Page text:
Rhino Ranch

Reading Larry McMurtry’s novels is habit more than enjoyment, because every time I finish one, I wonder not only why he’s lauded, but why I spent time chasing his words. More than any other “literary” novelist, he seems to make stories out of nothing at all … the page-turning equivalent of Seinfeld. And of all the characters he’s chronicled, he’s made the most out of the nothing that is Duane Moore, most recently sighted in Rhino Ranch.

Moore is, as previously titled, depressed: his second wife has dumped him for another man, he’s being pursued by a teenaged porn star, and is intrigued by a globe-trotting billionaire with the urge to rescue the endangered black rhinoceros on a dusty Texas preserve. He also uses a lot of phone minutes chatting with his former therapist, Honor Carmichael, who now lives in New England with her latest lover. Duane engages in all sorts of silly behavior – the most egregious being a vasectomy – basically giving McMurtry 278 pages to document his drinking, spending and sexual escapades, as well as fulfilling whatever remains of his contract with Simon & Schuster.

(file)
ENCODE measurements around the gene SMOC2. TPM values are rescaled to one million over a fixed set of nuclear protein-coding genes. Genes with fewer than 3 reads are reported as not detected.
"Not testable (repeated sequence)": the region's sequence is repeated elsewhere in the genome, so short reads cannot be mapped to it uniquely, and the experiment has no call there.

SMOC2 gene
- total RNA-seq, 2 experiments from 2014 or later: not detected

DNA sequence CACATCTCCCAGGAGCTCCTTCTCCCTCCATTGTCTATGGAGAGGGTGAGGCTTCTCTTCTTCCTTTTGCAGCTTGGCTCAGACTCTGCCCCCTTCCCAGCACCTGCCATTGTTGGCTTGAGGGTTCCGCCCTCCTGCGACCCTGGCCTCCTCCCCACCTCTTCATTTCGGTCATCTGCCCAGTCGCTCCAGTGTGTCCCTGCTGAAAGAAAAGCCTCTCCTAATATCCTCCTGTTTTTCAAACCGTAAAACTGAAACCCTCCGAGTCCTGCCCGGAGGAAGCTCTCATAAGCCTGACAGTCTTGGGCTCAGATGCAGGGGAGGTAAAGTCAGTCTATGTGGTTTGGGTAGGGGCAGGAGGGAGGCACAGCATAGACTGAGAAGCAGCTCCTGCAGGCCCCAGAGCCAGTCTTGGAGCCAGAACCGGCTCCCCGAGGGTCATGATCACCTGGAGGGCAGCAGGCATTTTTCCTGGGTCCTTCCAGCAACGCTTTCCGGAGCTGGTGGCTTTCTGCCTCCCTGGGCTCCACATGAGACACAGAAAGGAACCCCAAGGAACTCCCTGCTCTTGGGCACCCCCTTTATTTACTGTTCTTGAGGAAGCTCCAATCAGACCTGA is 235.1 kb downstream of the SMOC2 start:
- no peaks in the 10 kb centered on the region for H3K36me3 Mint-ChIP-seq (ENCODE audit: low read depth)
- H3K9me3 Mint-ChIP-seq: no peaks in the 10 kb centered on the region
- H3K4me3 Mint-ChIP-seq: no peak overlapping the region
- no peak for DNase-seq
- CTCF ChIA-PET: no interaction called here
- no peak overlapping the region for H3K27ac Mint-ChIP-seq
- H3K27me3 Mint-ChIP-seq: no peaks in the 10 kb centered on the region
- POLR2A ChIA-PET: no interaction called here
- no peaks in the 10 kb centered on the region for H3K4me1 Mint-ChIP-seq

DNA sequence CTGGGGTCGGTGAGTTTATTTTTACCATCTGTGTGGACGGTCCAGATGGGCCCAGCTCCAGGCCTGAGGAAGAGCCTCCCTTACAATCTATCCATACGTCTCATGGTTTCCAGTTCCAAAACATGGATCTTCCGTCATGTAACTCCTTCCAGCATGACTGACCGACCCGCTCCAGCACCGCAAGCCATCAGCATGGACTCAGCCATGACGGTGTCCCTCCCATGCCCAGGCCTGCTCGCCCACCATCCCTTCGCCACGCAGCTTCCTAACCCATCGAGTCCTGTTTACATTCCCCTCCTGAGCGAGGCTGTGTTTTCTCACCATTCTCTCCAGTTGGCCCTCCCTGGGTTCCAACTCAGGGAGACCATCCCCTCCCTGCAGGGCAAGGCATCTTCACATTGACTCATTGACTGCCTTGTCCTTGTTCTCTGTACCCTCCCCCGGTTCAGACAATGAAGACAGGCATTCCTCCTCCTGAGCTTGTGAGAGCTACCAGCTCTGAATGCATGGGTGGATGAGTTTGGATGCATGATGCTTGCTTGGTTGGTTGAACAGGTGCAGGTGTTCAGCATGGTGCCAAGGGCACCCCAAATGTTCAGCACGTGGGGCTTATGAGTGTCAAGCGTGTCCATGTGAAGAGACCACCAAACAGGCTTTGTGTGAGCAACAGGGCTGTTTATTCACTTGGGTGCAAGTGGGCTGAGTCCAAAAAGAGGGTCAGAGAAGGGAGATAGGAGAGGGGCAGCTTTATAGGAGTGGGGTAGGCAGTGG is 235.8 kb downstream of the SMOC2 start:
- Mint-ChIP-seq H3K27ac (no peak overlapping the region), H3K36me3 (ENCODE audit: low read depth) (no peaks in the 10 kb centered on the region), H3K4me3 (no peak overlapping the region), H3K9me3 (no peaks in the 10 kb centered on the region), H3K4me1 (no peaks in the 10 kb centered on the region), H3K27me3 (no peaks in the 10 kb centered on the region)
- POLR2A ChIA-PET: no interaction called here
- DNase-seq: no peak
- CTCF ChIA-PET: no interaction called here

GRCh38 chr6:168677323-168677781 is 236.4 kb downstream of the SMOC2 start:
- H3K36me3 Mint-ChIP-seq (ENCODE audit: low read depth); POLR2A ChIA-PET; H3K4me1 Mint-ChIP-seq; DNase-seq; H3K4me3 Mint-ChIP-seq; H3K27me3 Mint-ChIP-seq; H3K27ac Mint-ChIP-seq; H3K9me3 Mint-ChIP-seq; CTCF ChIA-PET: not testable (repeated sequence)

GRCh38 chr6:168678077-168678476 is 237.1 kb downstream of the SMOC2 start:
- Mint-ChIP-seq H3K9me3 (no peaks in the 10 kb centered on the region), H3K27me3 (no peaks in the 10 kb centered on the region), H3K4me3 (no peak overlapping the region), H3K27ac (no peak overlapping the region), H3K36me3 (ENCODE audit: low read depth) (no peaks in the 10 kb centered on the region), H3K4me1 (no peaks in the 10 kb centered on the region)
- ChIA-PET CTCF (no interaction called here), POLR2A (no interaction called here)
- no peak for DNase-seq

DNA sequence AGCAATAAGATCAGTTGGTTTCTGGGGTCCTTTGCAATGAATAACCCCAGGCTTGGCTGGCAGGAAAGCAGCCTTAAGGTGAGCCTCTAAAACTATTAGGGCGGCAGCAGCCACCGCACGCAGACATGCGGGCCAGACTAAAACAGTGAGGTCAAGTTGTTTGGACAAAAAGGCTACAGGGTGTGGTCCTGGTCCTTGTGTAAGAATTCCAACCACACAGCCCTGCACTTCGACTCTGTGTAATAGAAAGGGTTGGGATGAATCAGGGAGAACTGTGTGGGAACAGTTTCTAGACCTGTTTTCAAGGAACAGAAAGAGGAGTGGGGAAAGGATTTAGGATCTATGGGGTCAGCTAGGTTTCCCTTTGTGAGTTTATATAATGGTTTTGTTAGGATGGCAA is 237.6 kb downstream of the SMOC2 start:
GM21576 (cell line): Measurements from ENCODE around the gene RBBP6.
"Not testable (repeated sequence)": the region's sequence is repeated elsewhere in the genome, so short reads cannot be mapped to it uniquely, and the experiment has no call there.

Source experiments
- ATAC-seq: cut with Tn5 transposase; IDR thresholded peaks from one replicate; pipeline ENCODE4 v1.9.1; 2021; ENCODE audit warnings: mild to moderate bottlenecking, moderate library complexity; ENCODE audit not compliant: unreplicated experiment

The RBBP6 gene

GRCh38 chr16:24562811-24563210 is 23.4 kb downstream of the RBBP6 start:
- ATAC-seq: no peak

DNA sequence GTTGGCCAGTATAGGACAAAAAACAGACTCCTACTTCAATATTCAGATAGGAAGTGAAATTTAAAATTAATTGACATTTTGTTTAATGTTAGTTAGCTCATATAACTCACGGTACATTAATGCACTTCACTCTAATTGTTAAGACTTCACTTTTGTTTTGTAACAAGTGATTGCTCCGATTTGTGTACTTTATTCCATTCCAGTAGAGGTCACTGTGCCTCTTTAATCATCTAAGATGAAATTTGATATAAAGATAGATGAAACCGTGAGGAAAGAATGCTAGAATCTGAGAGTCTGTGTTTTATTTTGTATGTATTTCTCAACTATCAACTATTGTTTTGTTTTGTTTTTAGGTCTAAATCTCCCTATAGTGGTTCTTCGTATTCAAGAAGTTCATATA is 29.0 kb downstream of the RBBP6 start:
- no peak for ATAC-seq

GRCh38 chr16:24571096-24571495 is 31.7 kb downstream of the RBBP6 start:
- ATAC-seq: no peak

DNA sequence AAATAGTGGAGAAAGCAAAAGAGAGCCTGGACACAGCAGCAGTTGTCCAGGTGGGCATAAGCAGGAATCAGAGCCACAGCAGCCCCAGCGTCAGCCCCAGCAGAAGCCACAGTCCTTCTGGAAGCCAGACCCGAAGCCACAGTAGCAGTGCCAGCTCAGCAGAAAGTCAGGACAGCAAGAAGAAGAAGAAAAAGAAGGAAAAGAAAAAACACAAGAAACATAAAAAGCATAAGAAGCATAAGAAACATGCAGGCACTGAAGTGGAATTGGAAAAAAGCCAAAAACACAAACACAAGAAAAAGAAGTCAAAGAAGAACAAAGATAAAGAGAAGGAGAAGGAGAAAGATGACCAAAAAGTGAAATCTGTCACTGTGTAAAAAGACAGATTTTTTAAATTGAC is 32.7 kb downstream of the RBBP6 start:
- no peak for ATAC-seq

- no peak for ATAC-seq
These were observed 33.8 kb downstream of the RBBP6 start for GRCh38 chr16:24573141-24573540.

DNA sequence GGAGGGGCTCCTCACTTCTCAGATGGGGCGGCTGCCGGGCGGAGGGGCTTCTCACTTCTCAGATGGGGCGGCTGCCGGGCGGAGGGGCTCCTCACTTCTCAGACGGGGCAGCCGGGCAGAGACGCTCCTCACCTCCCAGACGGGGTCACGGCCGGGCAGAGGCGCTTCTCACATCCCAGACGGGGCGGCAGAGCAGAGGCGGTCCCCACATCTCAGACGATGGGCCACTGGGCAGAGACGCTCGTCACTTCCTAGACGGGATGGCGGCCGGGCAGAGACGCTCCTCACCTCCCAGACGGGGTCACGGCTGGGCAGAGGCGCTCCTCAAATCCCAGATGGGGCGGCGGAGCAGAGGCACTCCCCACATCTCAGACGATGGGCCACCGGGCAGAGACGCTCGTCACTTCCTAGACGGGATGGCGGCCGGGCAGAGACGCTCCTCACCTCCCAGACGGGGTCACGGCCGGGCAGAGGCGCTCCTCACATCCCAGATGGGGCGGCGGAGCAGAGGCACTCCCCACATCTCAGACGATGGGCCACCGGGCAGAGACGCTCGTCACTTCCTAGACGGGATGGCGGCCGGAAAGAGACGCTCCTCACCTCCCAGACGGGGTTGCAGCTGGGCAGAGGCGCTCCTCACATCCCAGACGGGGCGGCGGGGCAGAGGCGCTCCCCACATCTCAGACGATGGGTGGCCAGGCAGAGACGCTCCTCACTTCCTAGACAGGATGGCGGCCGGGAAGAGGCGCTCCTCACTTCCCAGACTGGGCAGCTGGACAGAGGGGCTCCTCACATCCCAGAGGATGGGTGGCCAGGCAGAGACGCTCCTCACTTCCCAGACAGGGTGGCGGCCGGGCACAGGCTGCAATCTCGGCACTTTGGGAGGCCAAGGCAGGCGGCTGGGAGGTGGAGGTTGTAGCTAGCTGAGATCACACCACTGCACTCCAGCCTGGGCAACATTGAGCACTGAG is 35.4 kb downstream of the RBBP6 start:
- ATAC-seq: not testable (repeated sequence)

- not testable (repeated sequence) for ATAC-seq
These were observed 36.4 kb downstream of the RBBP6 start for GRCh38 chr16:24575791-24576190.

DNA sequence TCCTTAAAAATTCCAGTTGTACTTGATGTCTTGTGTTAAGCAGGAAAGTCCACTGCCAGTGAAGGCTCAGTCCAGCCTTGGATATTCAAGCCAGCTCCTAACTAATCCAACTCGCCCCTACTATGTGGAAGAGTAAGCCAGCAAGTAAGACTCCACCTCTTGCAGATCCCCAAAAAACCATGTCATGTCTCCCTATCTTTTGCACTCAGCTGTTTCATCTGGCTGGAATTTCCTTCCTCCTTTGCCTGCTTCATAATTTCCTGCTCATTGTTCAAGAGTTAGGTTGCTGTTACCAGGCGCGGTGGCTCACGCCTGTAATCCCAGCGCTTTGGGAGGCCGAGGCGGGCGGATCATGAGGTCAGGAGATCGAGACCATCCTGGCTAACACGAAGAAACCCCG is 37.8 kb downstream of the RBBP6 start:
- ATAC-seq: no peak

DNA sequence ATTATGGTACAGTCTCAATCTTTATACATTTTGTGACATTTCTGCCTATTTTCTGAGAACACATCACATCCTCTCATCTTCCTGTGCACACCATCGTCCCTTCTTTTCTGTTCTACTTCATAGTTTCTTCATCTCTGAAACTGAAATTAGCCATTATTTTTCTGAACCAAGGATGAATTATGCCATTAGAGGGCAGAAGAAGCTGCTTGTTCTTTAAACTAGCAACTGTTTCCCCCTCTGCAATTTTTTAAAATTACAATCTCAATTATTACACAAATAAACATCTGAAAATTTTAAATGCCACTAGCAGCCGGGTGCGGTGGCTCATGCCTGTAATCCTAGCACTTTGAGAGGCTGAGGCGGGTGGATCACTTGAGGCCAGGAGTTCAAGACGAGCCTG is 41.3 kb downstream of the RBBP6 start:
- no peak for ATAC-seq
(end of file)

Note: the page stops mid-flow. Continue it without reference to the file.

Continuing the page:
If you need a forgettable book to read on an airplane or sitting by the hospital bedside of a loved one, Rhino Ranch is a good choice. Otherwise, to quote the author himself … horseman, pass by.

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